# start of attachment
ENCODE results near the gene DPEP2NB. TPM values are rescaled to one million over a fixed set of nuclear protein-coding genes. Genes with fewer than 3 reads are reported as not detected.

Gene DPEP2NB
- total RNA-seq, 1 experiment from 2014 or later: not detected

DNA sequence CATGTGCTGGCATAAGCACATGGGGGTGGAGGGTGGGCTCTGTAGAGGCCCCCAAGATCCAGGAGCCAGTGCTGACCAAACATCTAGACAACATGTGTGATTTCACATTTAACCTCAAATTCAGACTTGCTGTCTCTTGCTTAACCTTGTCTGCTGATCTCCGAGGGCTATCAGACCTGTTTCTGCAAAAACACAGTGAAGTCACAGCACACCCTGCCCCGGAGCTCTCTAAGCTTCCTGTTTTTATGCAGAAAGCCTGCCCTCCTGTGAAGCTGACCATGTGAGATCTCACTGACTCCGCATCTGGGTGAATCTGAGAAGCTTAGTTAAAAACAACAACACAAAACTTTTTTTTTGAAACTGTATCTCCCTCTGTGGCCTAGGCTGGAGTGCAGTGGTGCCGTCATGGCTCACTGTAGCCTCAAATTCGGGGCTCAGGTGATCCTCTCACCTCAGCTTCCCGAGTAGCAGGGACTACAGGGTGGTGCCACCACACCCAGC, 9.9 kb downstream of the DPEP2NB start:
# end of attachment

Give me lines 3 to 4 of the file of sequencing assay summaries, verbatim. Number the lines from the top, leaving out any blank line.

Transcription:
- total RNA-seq, 1 experiment from 2014 or later: not detected

DNA sequence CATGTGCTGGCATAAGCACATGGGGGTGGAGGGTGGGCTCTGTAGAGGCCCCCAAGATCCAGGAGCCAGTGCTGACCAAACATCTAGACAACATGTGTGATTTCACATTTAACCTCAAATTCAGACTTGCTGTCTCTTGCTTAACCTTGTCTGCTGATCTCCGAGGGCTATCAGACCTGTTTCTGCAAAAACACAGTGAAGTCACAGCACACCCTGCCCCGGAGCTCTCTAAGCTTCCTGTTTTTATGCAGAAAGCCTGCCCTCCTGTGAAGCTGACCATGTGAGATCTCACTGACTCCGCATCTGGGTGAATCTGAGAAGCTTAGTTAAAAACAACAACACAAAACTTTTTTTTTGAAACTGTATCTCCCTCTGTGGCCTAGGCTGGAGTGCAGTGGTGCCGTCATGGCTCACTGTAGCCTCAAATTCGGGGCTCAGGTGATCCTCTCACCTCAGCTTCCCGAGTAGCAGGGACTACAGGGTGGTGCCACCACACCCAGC, 9.9 kb downstream of the DPEP2NB start: